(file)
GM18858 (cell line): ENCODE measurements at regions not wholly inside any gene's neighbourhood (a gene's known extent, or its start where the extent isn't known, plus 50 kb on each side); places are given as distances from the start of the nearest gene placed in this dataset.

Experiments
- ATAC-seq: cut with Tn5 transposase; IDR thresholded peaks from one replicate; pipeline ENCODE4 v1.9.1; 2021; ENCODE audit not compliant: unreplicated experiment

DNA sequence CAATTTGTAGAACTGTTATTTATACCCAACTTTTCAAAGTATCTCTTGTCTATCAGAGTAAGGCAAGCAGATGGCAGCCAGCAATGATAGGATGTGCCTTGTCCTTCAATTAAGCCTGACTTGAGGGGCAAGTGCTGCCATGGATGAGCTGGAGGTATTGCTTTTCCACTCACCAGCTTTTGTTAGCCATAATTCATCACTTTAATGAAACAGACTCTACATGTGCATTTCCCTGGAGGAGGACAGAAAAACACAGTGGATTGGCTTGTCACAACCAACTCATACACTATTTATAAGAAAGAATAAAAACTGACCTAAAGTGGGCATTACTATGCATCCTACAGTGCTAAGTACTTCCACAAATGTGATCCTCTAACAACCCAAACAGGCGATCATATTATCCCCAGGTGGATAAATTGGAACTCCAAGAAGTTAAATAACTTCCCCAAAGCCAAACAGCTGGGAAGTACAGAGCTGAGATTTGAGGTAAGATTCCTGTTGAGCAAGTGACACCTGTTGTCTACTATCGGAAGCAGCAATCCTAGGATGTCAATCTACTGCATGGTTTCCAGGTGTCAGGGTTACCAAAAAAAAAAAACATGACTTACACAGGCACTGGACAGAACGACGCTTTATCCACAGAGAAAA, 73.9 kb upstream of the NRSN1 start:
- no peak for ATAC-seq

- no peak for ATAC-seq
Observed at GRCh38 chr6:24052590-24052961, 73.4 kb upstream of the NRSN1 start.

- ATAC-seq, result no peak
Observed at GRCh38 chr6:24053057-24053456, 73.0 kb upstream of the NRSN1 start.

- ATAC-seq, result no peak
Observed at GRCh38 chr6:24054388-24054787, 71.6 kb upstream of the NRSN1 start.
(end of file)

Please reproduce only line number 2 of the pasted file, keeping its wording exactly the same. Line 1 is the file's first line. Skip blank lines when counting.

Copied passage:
Experiments